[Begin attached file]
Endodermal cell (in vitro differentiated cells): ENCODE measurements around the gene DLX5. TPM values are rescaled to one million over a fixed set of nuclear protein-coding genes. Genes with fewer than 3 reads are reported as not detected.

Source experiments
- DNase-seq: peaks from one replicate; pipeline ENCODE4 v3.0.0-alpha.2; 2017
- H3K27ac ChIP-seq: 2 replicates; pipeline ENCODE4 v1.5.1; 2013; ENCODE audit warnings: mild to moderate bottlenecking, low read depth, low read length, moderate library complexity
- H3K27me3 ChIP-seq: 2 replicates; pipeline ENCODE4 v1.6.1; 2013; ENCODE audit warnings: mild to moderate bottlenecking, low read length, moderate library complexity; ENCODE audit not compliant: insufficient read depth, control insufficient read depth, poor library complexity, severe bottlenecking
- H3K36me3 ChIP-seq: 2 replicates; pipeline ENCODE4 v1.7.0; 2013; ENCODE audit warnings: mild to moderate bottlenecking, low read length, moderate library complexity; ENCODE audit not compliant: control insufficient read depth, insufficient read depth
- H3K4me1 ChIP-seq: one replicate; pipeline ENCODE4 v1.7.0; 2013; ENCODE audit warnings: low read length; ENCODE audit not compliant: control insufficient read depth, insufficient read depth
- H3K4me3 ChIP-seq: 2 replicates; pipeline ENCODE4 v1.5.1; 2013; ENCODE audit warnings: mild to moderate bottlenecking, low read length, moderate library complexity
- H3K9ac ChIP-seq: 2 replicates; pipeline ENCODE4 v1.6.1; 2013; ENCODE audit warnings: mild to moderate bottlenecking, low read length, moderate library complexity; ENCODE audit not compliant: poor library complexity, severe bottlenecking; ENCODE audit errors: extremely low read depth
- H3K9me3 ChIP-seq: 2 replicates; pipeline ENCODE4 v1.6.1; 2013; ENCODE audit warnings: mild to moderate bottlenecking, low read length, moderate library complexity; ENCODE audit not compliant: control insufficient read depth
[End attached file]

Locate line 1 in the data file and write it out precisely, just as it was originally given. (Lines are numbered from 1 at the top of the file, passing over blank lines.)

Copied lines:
Endodermal cell (in vitro differentiated cells): ENCODE measurements around the gene DLX5. TPM values are rescaled to one million over a fixed set of nuclear protein-coding genes. Genes with fewer than 3 reads are reported as not detected.